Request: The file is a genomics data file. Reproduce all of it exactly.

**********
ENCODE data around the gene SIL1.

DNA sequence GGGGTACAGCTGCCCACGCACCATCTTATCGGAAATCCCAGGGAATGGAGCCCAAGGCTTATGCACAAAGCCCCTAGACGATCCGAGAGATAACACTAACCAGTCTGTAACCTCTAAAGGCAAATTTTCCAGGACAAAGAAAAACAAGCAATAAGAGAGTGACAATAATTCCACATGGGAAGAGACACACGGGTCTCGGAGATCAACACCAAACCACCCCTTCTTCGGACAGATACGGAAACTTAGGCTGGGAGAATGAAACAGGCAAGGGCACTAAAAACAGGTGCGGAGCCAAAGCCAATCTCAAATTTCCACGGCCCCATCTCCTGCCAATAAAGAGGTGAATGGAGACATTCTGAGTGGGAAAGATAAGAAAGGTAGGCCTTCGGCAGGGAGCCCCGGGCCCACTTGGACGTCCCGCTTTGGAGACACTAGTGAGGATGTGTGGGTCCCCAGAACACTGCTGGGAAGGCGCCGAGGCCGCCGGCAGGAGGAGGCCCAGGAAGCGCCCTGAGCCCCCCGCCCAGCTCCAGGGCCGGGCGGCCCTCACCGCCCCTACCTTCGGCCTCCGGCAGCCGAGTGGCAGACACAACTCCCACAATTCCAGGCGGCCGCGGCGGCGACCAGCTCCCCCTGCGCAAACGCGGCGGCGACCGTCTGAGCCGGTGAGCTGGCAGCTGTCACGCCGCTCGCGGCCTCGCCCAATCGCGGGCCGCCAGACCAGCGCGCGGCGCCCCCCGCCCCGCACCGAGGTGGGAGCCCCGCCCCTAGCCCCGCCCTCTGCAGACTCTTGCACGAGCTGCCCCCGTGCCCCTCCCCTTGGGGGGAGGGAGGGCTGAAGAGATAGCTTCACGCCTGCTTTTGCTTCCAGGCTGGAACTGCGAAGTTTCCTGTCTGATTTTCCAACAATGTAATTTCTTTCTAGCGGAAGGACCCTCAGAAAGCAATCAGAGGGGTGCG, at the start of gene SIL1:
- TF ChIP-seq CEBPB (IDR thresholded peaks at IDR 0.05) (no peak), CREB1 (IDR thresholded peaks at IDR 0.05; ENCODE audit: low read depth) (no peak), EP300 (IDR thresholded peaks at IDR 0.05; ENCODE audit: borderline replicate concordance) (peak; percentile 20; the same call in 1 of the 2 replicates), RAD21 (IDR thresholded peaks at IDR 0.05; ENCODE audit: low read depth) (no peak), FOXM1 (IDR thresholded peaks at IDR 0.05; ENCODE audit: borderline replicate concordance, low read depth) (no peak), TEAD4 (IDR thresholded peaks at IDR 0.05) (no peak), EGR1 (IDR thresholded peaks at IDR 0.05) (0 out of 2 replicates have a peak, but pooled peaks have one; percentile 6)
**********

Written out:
ENCODE data around the gene SIL1.

DNA sequence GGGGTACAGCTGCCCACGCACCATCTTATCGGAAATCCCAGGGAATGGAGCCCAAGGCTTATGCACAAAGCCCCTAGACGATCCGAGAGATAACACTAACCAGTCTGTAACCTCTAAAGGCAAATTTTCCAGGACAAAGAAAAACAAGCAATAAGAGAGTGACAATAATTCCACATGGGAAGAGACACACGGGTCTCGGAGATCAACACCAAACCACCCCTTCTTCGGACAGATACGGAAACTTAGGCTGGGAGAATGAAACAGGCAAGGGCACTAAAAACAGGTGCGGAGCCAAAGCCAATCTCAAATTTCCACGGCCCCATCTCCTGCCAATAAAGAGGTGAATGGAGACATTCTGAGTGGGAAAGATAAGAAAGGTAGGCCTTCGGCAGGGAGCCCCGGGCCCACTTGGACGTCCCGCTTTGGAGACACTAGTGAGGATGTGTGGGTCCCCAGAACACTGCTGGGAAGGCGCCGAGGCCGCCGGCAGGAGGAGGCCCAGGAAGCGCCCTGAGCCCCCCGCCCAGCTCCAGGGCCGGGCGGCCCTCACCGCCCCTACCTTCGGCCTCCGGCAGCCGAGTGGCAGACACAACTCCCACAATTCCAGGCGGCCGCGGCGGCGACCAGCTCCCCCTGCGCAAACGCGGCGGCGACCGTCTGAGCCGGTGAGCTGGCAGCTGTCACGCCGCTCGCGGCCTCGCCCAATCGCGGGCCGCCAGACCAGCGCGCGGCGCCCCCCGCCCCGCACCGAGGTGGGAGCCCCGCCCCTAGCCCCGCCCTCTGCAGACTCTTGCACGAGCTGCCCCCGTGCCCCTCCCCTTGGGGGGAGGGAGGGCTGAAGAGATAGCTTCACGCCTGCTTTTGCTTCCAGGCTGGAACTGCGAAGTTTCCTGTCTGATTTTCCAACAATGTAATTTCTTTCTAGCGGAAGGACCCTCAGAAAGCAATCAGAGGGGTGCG, at the start of gene SIL1:
- TF ChIP-seq CEBPB (IDR thresholded peaks at IDR 0.05) (no peak), CREB1 (IDR thresholded peaks at IDR 0.05; ENCODE audit: low read depth) (no peak), EP300 (IDR thresholded peaks at IDR 0.05; ENCODE audit: borderline replicate concordance) (peak; percentile 20; the same call in 1 of the 2 replicates), RAD21 (IDR thresholded peaks at IDR 0.05; ENCODE audit: low read depth) (no peak), FOXM1 (IDR thresholded peaks at IDR 0.05; ENCODE audit: borderline replicate concordance, low read depth) (no peak), TEAD4 (IDR thresholded peaks at IDR 0.05) (no peak), EGR1 (IDR thresholded peaks at IDR 0.05) (0 out of 2 replicates have a peak, but pooled peaks have one; percentile 6)